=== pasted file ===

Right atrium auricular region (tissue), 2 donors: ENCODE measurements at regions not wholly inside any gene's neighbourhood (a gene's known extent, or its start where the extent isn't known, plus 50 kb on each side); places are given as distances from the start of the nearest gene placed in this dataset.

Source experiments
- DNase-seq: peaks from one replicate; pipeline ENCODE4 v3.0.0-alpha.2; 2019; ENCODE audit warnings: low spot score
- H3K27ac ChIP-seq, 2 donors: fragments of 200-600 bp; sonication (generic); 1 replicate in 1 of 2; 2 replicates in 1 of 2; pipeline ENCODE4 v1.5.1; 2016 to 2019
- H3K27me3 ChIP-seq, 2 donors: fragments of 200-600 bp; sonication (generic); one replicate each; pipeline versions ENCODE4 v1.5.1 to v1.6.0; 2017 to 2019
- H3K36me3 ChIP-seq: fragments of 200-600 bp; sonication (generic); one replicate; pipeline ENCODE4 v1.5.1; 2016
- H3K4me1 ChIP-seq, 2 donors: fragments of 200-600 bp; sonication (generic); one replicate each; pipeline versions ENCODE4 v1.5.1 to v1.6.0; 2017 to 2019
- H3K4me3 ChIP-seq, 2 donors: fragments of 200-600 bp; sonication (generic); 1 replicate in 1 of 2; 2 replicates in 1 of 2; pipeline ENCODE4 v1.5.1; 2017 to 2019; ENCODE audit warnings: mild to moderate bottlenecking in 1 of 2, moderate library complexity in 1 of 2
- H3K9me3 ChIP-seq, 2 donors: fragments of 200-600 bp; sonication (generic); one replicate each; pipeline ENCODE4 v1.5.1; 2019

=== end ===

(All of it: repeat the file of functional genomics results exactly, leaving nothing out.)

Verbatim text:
Right atrium auricular region (tissue), 2 donors: ENCODE measurements at regions not wholly inside any gene's neighbourhood (a gene's known extent, or its start where the extent isn't known, plus 50 kb on each side); places are given as distances from the start of the nearest gene placed in this dataset.

Source experiments
- DNase-seq: peaks from one replicate; pipeline ENCODE4 v3.0.0-alpha.2; 2019; ENCODE audit warnings: low spot score
- H3K27ac ChIP-seq, 2 donors: fragments of 200-600 bp; sonication (generic); 1 replicate in 1 of 2; 2 replicates in 1 of 2; pipeline ENCODE4 v1.5.1; 2016 to 2019
- H3K27me3 ChIP-seq, 2 donors: fragments of 200-600 bp; sonication (generic); one replicate each; pipeline versions ENCODE4 v1.5.1 to v1.6.0; 2017 to 2019
- H3K36me3 ChIP-seq: fragments of 200-600 bp; sonication (generic); one replicate; pipeline ENCODE4 v1.5.1; 2016
- H3K4me1 ChIP-seq, 2 donors: fragments of 200-600 bp; sonication (generic); one replicate each; pipeline versions ENCODE4 v1.5.1 to v1.6.0; 2017 to 2019
- H3K4me3 ChIP-seq, 2 donors: fragments of 200-600 bp; sonication (generic); 1 replicate in 1 of 2; 2 replicates in 1 of 2; pipeline ENCODE4 v1.5.1; 2017 to 2019; ENCODE audit warnings: mild to moderate bottlenecking in 1 of 2, moderate library complexity in 1 of 2
- H3K9me3 ChIP-seq, 2 donors: fragments of 200-600 bp; sonication (generic); one replicate each; pipeline ENCODE4 v1.5.1; 2019